Installation, diameter 250 cm, materials : Cast pelvic bones, femurs and objects, Jesmonite.
Sally de Courcy's practice uses the casting process to make many repetitions of objects. These objects, which relate metaphorically or literally, are hidden within an abstract arrangement. As the viewer recognizes the contextual links between the objects, a narrative is revealed.
After working in a refugee camp she is interested in human rights and much of her work stands for those who are dehumanized as a result of atrocities that occur in war and terrorism. History, like her work, repeats itself and the philosophical reasons for this repetition of violence have been a major part of her research and this extends her focus on repetition.
Judith Butler’s books 'Precarious Lives' and 'Frames of War' and the concept that some people are treated as less than human or “walked over” by others has, together with her own past experience, inspired Sally's recent series of work.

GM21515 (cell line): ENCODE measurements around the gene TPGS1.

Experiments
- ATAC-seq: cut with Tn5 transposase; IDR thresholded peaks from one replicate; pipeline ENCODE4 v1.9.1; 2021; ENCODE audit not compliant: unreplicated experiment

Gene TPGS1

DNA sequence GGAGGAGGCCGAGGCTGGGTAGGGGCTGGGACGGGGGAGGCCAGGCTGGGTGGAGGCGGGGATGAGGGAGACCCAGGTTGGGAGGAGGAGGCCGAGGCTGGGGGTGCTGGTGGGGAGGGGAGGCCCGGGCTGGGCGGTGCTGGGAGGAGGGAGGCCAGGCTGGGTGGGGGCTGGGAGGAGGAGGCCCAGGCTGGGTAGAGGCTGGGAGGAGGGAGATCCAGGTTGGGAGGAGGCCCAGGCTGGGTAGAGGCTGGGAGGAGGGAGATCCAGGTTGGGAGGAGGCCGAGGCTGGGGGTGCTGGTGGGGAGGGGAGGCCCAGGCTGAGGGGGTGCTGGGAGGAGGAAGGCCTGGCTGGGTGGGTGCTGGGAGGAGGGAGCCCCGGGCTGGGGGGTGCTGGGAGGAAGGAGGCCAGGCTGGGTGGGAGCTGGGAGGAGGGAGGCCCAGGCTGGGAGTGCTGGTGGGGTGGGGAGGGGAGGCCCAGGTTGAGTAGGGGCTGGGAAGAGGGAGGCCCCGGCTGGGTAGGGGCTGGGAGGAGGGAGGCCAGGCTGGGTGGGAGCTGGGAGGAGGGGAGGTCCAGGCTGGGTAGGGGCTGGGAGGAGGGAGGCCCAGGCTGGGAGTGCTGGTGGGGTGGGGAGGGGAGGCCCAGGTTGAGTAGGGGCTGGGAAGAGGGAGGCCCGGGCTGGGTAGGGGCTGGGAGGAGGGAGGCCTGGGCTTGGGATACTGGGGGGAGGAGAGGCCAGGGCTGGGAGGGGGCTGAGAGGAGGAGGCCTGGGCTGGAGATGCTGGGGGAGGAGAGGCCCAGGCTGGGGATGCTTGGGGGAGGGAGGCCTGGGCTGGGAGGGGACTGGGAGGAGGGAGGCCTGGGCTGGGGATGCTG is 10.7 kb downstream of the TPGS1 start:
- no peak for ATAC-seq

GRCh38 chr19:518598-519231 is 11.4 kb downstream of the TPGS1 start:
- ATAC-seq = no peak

She has used modern bodily objects, such as bones, sex toys, weapons and children’s toys. These are used metaphorically to represent different aspects of war atrocities (as in the UN and UK House of Lords definitions).
'Precarious Lives' uses a pelvic bone to bridge the artists's past medical experiences at a refugee camp in Thailand and Patpong the red light district in Bangkok. The pelvis is penetrated in sex but also reveals itself in death.
There is a conflict between the pleasurable objectification that can occur in loving sex and the repugnant brutality of sexual abuse and exploitation, the difference is agency.
The refugee camp also drew attention to objectification and agency. Genocide, murder is the ultimate objectification of people. In death we are reduced to flesh and bone - a carcass. In time all that is left of the only visible memory of what was once a thinking loving person is bone.
In Precarious Lives objects are petrified to resemble bone. Bones were the first human tools. Making these objects into remains objectifies them in the same way that we are objectified in death. One could argue that guns, grenades, and sex toys are already objects but by rendering into bone it creates a level playing field of traces, memory and loss.